I mentioned before that I grew up with no great love for team sports. To some extent that was inevitable, as I spent my early years living on a little country farm — my closest playmates a mile and a half down a dirt road, and neither of them my age. I learned to love solitary pursuits, and that was good enough for me.
And, of course, that’s why I’m here now.
In the summer of my seventh year, though, my best friend’s dad put together a Little League team for all my classmates from church — Josh and Brandon and Brad and Brian. Much more than any of my schoolmates, these were the people I considered my social circle. So, when Dad signed me up to spend a summer playing babeball, I was just glad of the chance to hang out with my friends a couple extra times a week.
Unfortunately, I was awful. Now, I sometimes say, “I’m bad at math” or “I’m terrible at sketching,” when what I really mean is, “I’m better at writing.” When it came to baseball, though, I was genuinely bad. Just…awful.
I did score some points. I loved to steal bases. If I could get on base, I’d steal second on the next pitch, and half the time I’d take third on the one after. I even stole home a few times, racing the pitch to the plate and astonishing some poor seven-year-old catcher so much he had a pretty good chance of just dropping the ball. As for me, I was fearless.
I was also a little bit famous. The only left-handed batter in northeast Oklahoma, those first-grade pitchers didn’t quite know how to handle me. In the Majors, that sometimes means a chance to hit a few extra homers. In Little League, for me, it meant a chance to get beaned.
A lot of chances, actually. My pitchers would throw wide left, and I’d just stand there and take the hit, earning me a free base and the chance to start stealing. I earned a reputation as the most-walked player in the league.
That part’s kind of funny to think back on, but the rest of it was miserable. I couldn’t catch the ball to save my life. They stuck me out in deep left field, and if something came my way the shortstop would sprint over to field it.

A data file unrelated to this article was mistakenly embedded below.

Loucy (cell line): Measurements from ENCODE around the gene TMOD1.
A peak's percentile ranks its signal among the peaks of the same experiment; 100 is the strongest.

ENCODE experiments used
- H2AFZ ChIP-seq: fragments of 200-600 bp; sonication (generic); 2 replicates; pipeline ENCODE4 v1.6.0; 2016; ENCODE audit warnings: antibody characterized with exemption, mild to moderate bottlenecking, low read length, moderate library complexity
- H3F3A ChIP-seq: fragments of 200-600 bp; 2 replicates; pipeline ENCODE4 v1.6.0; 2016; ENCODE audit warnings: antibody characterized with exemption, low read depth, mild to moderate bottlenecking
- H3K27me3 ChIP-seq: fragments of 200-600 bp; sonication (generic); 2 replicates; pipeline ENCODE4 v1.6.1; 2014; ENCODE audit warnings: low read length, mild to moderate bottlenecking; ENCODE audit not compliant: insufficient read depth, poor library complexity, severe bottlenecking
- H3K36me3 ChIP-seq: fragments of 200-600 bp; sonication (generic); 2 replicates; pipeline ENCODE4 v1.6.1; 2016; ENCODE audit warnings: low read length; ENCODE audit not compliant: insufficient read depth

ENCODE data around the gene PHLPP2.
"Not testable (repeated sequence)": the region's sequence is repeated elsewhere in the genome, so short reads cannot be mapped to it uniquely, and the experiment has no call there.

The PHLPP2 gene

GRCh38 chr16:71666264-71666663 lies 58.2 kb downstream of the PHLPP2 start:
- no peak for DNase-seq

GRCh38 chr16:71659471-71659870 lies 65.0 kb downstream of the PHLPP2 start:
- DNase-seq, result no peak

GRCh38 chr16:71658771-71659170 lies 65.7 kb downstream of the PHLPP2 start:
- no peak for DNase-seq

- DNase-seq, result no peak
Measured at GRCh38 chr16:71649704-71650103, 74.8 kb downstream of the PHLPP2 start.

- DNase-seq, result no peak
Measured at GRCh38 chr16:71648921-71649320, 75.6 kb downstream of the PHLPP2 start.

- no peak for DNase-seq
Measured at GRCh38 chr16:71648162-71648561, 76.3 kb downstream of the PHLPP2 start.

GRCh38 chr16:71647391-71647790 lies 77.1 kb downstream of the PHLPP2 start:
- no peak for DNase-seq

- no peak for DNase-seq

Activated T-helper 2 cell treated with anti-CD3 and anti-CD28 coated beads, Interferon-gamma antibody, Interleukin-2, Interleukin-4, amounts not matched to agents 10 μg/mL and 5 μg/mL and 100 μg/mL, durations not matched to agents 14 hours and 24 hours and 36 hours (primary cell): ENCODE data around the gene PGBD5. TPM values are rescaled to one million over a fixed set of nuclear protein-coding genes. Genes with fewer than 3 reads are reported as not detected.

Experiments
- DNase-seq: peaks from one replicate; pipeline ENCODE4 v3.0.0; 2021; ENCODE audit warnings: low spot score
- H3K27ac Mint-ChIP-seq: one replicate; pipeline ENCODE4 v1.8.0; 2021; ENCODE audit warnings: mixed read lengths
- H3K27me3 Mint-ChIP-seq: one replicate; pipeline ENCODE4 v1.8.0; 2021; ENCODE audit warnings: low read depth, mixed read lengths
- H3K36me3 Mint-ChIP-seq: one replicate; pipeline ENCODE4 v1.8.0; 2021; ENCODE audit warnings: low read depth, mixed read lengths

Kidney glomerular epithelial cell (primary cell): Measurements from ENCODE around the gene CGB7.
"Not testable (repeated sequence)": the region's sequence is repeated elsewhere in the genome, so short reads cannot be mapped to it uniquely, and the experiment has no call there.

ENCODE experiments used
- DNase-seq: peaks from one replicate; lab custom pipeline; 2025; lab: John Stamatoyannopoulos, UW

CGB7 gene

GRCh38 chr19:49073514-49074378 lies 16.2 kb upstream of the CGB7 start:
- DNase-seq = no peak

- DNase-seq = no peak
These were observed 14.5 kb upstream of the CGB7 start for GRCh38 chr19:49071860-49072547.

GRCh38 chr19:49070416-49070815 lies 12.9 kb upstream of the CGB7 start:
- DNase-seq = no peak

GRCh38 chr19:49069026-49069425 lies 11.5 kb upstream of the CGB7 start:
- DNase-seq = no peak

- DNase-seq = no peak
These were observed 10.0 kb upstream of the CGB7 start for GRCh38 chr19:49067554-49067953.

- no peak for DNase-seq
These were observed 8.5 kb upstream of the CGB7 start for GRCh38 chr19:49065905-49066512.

Worse yet, I never scored a single hit, through a full season. Not one. If I hadn’t been getting beaned so often, I never would have even seen first base.
Needless to say, my teammates weren’t thrilled to have me on the team. And these were my best friends, watching disappointed as I cost us game after game after game. I still shudder at the sight of a Little League field, or a grape snowcone in a cheap paper cup….
Dad made me stick out my commitment, though, so I muddled my way through one season and then walked away with a big sigh of relief. It was the happiest I’d ever been to see the end of summer.
I went back to school fresh off that experience, and for the first time in my life I had a vision test. When the results came back, they called my parents in and had a meeting with us all. Turns out, I was viciously nearsighted. The teacher had a pamphlet for us and some advice, along with probably the worst test results my parents saw from me until I started taking Trig.
My mom frowned, trying to figure out how we were going to pay for optometrist visits and new glasses that I’d inevitably break at least once a semester. My dad’s thoughts went somewhere else.
“Oh!” he shouted, slapping his forehead. I looked up at him and saw relief in his eyes. He leaned down and said, “Remember all those times your coach told you to keep your eye on the ball?”
I laughed darkly, feeling intensely betrayed. “Yeah,” I said, holding my arm straight out in front of me. “But I couldn’t even see it until it was right about here.”